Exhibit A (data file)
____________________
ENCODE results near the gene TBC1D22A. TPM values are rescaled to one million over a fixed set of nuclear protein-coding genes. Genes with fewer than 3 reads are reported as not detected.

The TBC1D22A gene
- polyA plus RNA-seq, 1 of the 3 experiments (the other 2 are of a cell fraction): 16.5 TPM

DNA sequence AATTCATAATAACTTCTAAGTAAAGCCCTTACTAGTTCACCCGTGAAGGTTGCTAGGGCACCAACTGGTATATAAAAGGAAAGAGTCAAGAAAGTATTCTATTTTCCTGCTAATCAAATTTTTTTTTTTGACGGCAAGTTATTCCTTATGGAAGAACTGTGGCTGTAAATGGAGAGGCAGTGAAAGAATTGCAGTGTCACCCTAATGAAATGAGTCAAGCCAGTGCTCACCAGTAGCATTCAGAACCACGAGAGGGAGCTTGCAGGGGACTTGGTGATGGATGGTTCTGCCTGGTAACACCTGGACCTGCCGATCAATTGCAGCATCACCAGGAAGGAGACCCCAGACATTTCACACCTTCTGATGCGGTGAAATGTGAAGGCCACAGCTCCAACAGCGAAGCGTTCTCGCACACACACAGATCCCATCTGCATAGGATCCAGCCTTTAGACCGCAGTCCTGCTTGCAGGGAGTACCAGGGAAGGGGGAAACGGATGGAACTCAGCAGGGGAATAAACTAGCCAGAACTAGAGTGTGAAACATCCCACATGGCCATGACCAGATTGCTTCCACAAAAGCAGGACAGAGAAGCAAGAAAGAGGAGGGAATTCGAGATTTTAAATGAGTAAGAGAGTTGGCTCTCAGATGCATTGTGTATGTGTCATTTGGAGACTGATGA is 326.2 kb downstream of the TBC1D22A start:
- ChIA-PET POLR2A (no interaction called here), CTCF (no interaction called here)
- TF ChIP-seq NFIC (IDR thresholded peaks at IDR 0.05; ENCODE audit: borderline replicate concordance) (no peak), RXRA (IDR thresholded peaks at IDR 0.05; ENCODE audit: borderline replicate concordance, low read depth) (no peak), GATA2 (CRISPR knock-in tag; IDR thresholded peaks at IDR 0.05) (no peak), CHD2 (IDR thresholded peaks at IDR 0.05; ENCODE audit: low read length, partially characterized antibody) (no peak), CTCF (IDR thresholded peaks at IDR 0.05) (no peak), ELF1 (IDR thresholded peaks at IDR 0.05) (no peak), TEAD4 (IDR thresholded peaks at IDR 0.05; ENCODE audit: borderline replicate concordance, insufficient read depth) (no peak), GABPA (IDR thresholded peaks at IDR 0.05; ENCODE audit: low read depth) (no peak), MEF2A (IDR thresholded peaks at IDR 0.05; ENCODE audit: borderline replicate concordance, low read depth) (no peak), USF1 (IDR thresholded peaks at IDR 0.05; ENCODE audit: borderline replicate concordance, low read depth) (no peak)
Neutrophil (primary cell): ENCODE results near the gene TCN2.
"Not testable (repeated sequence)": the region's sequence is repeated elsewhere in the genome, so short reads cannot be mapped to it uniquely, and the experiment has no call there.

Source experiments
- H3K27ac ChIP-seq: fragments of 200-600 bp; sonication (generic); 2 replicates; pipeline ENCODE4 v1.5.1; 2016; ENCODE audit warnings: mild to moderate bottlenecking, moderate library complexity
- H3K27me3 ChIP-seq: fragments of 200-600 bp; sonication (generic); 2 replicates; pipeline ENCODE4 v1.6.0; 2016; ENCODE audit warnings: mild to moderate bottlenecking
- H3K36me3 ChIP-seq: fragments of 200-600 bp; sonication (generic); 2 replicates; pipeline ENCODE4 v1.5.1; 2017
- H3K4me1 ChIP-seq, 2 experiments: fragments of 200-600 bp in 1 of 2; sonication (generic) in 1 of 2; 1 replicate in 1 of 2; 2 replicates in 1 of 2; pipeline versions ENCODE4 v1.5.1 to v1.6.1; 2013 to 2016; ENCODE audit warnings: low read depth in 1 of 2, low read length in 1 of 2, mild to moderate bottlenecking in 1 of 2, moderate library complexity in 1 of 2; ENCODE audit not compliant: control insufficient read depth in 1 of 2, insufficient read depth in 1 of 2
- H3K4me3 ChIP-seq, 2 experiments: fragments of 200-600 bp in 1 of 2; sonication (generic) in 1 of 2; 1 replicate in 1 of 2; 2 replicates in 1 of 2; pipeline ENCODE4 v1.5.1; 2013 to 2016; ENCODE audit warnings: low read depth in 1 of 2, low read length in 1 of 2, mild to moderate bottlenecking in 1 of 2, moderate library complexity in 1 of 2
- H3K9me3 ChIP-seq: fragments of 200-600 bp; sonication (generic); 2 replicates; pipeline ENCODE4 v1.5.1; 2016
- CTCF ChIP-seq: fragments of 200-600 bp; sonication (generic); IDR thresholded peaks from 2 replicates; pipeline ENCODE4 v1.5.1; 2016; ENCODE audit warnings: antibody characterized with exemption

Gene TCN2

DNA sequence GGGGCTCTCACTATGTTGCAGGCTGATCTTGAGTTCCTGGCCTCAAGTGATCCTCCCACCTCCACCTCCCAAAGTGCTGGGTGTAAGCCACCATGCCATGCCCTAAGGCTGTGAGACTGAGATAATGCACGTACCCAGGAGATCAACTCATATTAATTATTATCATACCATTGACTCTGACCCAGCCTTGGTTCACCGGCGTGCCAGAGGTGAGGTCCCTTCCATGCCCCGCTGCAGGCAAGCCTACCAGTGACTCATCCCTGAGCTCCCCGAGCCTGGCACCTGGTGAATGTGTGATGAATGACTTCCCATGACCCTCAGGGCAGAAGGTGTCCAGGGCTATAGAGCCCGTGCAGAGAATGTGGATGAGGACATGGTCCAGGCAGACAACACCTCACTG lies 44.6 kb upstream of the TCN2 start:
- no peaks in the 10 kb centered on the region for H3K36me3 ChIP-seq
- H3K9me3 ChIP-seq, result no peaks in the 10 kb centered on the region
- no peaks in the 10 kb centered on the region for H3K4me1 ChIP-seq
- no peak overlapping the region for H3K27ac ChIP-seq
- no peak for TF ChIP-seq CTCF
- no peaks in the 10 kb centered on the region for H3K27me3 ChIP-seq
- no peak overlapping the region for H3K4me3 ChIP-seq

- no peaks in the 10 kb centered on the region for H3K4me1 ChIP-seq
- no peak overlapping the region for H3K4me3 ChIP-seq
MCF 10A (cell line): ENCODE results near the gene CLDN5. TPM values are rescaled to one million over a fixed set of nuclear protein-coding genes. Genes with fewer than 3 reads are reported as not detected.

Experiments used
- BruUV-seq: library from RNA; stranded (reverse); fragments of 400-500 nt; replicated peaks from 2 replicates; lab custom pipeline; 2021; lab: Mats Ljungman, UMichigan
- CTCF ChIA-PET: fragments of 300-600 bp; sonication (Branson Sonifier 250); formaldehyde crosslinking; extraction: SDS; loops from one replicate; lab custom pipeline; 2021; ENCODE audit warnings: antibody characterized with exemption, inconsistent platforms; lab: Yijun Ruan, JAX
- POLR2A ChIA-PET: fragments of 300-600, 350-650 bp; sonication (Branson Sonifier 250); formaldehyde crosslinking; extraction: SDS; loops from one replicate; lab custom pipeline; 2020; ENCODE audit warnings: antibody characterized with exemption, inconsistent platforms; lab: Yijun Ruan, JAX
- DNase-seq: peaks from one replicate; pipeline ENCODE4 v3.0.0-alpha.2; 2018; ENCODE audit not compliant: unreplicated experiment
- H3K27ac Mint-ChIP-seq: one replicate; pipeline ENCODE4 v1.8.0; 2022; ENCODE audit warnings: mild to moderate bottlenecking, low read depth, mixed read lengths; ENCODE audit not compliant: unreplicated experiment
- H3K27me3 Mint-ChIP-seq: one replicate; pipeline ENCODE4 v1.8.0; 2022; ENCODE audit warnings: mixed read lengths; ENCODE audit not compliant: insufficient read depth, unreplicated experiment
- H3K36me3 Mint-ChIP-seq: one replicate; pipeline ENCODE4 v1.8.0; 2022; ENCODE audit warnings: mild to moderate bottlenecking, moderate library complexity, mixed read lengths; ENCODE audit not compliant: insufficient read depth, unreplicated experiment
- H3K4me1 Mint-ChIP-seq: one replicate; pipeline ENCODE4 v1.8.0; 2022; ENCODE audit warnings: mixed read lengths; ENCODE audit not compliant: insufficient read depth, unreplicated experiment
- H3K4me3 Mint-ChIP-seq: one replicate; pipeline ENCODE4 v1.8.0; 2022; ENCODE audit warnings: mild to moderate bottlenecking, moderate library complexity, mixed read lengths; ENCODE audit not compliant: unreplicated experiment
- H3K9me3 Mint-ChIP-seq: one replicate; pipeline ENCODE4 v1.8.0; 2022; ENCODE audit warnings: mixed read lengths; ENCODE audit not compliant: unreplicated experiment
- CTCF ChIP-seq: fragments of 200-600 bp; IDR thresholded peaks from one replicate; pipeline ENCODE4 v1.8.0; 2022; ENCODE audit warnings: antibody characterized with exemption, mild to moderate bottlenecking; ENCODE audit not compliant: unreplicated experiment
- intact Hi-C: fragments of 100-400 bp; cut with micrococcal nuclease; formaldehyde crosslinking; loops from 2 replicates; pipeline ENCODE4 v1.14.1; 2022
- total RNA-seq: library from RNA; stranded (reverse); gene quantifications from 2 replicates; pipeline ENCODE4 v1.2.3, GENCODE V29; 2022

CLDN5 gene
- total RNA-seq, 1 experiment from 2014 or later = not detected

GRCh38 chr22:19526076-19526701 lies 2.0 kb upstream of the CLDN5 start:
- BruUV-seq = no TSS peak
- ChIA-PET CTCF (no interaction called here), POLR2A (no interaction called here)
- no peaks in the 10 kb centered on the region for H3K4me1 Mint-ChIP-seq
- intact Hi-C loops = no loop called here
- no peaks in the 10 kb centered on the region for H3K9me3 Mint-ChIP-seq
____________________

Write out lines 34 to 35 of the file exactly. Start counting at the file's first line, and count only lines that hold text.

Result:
- H3K27ac Mint-ChIP-seq: one replicate; pipeline ENCODE4 v1.8.0; 2022; ENCODE audit warnings: mild to moderate bottlenecking, low read depth, mixed read lengths; ENCODE audit not compliant: unreplicated experiment
- H3K27me3 Mint-ChIP-seq: one replicate; pipeline ENCODE4 v1.8.0; 2022; ENCODE audit warnings: mixed read lengths; ENCODE audit not compliant: insufficient read depth, unreplicated experiment